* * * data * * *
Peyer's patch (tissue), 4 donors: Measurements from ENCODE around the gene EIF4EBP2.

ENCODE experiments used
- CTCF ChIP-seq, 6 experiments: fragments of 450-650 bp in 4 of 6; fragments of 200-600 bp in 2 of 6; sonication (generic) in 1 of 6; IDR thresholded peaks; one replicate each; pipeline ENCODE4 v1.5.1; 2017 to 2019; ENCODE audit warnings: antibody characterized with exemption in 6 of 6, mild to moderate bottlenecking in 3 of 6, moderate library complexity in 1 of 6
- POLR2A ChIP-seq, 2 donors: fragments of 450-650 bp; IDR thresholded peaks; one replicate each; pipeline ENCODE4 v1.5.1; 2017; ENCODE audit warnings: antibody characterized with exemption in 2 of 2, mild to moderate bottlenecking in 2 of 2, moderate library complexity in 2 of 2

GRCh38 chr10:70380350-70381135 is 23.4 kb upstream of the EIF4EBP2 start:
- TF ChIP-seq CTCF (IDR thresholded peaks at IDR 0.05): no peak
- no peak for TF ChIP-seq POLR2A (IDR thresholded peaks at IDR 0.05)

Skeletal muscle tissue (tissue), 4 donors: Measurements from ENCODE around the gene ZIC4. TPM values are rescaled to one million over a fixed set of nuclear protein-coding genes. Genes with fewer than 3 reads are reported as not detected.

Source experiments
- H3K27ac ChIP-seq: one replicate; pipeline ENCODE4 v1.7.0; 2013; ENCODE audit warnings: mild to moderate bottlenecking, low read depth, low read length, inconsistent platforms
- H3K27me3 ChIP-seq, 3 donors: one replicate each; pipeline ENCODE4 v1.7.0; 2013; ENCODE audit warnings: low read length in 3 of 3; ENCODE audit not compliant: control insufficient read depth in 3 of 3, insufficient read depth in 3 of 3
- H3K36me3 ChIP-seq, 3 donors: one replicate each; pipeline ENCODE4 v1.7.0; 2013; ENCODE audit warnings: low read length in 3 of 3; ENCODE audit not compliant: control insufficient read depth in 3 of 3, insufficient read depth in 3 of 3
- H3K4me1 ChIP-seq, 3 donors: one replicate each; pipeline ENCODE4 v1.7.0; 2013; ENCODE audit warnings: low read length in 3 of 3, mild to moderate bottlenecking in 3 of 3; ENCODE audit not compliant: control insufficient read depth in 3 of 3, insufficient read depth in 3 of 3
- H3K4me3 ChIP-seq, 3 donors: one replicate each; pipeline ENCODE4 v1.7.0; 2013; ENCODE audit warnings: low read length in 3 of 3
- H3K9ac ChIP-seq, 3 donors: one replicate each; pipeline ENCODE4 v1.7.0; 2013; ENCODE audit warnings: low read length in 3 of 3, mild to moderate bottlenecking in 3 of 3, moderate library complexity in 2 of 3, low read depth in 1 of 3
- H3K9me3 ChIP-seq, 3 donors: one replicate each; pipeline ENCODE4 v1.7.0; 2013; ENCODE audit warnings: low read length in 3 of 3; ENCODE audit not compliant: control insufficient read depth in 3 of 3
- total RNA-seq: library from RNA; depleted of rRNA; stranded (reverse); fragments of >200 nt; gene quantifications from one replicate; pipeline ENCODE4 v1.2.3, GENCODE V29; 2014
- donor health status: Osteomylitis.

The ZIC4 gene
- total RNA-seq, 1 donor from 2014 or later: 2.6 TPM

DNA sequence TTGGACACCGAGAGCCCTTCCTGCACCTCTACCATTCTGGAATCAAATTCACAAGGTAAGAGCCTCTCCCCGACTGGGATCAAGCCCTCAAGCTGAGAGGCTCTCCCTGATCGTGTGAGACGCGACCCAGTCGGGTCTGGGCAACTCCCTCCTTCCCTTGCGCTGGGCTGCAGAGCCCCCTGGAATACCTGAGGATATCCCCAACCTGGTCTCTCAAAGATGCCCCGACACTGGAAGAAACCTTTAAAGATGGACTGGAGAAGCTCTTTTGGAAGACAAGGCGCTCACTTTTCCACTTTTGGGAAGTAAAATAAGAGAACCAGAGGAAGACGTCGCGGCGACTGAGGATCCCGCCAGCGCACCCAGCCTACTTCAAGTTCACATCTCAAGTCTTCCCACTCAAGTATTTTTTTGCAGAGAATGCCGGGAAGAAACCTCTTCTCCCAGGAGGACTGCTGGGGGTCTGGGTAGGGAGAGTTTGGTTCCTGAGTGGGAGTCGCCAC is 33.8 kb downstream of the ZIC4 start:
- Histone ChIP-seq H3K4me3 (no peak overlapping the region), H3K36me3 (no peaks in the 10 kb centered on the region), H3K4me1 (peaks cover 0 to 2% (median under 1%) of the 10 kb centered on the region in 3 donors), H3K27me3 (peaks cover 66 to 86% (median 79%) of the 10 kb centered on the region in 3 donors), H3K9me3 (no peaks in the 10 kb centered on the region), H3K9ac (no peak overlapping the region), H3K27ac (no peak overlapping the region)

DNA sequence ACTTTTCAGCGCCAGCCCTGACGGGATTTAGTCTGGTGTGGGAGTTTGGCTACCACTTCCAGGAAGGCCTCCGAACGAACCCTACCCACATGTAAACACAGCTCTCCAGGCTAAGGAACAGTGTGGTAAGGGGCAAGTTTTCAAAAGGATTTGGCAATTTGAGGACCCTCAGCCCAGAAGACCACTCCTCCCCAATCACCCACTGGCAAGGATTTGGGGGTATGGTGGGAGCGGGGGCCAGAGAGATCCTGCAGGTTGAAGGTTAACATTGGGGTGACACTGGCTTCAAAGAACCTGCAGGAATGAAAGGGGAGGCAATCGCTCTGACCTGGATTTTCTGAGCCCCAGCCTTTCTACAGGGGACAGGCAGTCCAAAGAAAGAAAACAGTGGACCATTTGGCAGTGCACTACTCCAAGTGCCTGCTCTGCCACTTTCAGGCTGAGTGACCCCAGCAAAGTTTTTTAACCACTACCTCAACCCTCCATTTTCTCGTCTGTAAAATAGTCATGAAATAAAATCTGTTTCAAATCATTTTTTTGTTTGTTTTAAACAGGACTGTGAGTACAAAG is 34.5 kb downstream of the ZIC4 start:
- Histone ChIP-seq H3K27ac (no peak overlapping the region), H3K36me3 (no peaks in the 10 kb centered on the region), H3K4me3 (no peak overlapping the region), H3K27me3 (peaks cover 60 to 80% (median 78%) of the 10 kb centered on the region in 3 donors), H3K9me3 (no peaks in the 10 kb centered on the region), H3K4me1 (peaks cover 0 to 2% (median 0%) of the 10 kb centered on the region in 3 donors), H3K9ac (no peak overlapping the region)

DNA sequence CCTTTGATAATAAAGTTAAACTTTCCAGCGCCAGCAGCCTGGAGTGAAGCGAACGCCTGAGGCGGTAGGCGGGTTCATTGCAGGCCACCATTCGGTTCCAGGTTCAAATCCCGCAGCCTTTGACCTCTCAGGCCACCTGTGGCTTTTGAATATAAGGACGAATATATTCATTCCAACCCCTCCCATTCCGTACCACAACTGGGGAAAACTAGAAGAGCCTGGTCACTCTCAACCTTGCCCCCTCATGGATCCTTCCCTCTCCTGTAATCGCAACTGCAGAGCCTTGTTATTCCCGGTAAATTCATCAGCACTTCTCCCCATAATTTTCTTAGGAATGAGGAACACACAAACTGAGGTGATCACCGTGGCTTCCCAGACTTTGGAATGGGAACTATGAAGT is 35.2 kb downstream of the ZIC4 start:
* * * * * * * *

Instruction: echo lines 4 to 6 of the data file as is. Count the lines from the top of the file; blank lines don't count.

- POLR2A ChIP-seq, 2 donors: fragments of 450-650 bp; IDR thresholded peaks; one replicate each; pipeline ENCODE4 v1.5.1; 2017; ENCODE audit warnings: antibody characterized with exemption in 2 of 2, mild to moderate bottlenecking in 2 of 2, moderate library complexity in 2 of 2

GRCh38 chr10:70380350-70381135 is 23.4 kb upstream of the EIF4EBP2 start:
- TF ChIP-seq CTCF (IDR thresholded peaks at IDR 0.05): no peak